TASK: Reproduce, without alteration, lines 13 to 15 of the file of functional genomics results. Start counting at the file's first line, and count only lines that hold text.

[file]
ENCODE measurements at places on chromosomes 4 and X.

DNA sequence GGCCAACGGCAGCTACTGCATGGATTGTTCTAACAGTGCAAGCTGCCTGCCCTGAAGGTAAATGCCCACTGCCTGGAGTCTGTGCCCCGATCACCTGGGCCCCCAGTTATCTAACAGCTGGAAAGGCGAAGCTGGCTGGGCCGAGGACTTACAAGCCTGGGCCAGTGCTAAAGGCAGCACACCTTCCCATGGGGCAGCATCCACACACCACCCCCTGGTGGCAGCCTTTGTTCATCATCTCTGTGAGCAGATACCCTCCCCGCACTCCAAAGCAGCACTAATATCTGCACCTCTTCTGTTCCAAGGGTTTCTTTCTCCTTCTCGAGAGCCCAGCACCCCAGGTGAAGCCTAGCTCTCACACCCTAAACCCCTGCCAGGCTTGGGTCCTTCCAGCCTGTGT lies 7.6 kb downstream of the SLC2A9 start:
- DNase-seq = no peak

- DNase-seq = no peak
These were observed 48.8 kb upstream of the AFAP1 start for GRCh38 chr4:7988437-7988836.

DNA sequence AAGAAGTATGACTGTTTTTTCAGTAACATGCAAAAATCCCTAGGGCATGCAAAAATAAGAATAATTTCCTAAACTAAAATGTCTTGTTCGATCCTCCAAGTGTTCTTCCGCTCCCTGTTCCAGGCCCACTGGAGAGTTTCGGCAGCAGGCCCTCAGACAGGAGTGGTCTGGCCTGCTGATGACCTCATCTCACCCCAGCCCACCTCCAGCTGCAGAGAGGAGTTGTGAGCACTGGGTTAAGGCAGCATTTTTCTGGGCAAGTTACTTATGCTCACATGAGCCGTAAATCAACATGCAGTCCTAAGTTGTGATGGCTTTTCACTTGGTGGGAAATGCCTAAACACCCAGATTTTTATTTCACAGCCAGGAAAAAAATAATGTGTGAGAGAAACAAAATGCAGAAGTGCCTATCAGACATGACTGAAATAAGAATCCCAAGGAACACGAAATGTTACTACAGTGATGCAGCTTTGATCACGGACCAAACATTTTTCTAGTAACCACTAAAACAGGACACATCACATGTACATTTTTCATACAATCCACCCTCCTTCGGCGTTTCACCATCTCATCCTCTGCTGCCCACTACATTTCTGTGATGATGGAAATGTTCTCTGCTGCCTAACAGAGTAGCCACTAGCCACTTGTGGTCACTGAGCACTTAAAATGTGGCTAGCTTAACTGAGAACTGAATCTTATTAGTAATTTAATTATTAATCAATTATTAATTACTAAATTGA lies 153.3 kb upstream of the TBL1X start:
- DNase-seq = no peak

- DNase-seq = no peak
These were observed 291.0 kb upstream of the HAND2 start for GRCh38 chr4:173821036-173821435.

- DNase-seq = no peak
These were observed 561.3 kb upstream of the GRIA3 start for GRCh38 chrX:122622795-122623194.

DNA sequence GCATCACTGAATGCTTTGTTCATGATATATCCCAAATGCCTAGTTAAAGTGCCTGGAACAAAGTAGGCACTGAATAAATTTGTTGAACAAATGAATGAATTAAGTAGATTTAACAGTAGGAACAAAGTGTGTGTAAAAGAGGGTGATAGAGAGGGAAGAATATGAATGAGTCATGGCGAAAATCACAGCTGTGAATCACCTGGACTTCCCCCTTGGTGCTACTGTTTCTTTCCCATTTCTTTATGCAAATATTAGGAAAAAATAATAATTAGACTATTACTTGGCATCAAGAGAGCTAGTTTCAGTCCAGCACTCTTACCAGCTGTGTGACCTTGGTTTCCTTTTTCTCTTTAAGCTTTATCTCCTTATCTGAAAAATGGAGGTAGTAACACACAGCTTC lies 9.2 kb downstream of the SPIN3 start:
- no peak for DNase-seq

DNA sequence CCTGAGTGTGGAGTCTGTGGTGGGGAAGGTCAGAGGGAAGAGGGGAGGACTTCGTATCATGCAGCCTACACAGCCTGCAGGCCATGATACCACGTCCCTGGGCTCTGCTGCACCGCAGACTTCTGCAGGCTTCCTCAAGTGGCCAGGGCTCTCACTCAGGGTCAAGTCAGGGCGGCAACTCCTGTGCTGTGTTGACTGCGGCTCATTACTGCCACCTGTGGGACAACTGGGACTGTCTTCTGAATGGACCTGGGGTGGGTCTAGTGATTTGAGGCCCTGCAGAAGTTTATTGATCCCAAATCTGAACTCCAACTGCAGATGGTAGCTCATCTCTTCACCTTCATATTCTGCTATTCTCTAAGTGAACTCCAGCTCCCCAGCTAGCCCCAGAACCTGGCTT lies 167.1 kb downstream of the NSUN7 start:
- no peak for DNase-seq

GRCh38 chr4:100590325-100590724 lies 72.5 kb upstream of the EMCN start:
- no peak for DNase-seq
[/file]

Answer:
- no peak for DNase-seq

DNA sequence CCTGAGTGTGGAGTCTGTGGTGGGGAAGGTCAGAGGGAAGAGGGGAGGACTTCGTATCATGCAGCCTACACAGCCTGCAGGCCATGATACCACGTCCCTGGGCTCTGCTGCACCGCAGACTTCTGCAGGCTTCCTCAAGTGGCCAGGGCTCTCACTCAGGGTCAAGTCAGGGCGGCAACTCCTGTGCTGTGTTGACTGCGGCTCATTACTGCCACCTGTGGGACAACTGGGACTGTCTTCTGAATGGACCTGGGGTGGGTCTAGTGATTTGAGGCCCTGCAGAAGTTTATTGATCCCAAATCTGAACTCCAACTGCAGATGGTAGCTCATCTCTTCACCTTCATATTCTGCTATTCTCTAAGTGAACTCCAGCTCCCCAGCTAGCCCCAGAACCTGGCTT lies 167.1 kb downstream of the NSUN7 start:
- no peak for DNase-seq